The Right to Food around the Globe

  Norway

The Constitution of the Kingdom of Norway does not explicitly guarantee the right to adequate food. 

The Kingdom of Norway has become a State party to the International Covenant on Economic, Social and Cultural Rights (ICESCR) in 1972 by way of ratification.

CONSTITUTIONAL RECOGNITIONS OF THE RIGHT TO ADEQUATE FOOD

Other pertinent provisions for the realization of the right to adequate food

Article 110: “It is the responsibility of the authorities of the State to create conditions enabling every person capable of work to earn a living by his work. Specific provisions concerning the right of employees to co- determination at their work place shall be laid down by law.” 

Article 110 a: "It is the responsibility of the authorities of the State to create conditions enabling the Sami people to preserve and develop its language, culture and way of life."

Article 110 b: "Every person has a right to an environment that is conducive to health and to natural surroundings whose productivity and diversity are preserved. Natural resources should be made use of on the basis of comprehensive longterm considerations whereby this right will be safeguarded for future generations as well. In order to safeguard their right in accordance with the foregoing paragraph, citizens ar entitled to be informed of the state of the natural environment and of the effects of any encroachments on nature that are planned or commenced. The State authorities shall issue further provisions for the implementation of these principles."

Article 110 c: “It is the responsibility of the authorities of the State to respect and ensure human rights. Specific provisions for the implementation of treaties hereof are determined by law.”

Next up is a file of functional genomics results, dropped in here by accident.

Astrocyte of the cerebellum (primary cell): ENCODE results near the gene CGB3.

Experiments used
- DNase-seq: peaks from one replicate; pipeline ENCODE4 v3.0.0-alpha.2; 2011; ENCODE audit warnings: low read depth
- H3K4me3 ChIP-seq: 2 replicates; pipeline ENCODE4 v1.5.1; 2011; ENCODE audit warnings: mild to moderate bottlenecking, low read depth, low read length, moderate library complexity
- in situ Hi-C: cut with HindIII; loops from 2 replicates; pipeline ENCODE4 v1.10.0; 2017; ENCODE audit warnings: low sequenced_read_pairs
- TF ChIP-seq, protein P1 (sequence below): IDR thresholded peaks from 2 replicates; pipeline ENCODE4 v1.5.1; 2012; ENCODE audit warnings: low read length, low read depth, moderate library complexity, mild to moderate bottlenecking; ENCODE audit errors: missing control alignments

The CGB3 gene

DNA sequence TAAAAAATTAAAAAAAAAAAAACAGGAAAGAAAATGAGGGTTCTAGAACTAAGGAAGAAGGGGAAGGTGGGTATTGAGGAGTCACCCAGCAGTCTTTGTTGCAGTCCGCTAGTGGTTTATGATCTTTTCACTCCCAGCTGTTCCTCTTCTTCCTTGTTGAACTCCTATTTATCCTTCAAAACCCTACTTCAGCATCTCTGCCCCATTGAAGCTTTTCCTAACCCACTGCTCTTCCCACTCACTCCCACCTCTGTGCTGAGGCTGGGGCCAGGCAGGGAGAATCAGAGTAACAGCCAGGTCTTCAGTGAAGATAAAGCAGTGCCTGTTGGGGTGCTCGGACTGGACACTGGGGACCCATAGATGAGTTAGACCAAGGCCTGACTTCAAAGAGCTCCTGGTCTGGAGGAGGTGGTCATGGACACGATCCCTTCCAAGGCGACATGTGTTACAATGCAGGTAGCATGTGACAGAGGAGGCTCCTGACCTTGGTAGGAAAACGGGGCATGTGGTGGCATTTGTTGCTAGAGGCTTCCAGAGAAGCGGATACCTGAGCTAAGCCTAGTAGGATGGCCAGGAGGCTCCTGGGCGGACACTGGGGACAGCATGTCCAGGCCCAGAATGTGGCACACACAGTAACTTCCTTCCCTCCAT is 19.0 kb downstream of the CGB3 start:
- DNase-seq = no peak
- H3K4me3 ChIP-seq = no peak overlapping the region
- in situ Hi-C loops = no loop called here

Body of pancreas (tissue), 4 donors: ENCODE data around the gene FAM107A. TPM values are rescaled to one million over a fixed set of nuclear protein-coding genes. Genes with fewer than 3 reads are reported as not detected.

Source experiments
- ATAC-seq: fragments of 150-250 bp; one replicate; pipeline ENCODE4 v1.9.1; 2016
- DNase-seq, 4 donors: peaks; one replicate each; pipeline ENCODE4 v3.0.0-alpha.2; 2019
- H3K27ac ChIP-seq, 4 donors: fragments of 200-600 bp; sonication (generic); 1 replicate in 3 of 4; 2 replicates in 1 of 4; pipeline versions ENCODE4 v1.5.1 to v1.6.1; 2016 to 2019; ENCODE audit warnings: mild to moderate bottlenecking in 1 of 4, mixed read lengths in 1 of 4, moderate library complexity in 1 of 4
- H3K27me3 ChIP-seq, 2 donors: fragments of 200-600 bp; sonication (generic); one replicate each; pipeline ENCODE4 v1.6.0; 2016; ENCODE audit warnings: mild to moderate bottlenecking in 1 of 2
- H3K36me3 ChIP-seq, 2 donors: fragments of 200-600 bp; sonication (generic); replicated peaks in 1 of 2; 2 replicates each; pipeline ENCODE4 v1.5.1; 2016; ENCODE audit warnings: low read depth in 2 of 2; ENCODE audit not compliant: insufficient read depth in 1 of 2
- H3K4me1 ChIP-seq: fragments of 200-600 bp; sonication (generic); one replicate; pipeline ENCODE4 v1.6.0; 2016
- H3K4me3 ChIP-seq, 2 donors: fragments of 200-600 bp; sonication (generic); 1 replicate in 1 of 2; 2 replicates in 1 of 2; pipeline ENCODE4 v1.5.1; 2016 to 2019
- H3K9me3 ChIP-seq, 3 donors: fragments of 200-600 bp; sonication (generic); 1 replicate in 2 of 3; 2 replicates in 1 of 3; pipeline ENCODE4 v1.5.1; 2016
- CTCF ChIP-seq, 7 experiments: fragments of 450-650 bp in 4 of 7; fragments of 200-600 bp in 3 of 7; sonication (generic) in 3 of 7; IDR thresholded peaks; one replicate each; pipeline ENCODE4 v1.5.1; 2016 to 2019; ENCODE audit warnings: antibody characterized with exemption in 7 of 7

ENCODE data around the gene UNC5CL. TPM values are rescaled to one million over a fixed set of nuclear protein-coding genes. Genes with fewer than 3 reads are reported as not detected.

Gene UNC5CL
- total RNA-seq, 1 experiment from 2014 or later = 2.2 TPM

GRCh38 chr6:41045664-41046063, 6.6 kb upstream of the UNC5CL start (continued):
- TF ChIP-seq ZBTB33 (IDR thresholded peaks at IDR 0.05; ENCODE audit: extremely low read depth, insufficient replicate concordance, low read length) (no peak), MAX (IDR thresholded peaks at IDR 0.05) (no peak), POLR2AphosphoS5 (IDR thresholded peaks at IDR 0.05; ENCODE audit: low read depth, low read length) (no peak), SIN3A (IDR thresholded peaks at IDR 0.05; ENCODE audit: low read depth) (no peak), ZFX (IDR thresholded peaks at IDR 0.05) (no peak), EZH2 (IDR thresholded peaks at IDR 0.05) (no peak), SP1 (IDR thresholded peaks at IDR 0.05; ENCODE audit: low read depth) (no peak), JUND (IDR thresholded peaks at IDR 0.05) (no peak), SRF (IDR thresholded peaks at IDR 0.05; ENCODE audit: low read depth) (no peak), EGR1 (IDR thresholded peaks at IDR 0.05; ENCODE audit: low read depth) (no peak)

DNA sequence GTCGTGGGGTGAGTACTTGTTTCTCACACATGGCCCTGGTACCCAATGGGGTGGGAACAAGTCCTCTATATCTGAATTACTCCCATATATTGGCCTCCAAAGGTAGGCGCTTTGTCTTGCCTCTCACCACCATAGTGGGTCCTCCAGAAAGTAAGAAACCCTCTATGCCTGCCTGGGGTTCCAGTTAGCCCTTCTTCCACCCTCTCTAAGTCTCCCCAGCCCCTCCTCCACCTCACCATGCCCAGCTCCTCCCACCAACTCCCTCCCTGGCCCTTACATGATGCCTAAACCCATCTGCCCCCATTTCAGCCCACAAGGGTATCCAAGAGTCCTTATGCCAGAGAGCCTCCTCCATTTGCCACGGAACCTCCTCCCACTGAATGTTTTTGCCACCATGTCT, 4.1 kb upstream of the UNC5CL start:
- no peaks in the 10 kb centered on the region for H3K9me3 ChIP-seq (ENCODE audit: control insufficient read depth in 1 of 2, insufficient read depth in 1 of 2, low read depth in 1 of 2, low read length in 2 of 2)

INTERNATIONAL INSTRUMENTS

Universal Declaration of Human Rights (UDHR) – 1948

International Covenant on Economic, Social and Cultural Rights (ICESCR) – 1966

Status: Ratification (1972)

Convention on the Elimination of all forms of Discrimination Against Women (CEDAW) – 1979

Status: Ratification (1981)

Convention on the Rights of the Child (CRC) – 1989

Status: Ratification (1991)

Convention on the Rights of Persons with Disabilities (CRPD) – 2006

Status: Ratification (2013)

Legislation and policies recognizing the right to adequate food

Guidance on how to progressively realise the human right to adequate food in contexts of national food security has been provided by the Right to Food Guidelines, adopted by the FAO Council and endorsed by the Committee on World Food Security.

Considering that the human right to adequate food can be implemented through a variety of legal and policy actions, we invite you to visit the FAOLEX Country Profile database for a wide-ranging collection of measures that have been taken at national level. Some of the documents you may find are legislation and policies that touch on a number of relevant Guidelines, such as those on Access to resources and assets (Guideline 8), Food safety and consumer protection (Guideline 9), Support for vulnerable groups (Guideline 13) and Natural and human-made disasters (Guideline 16).

Here below you can find policies and legislation that explicitly mention the right to food

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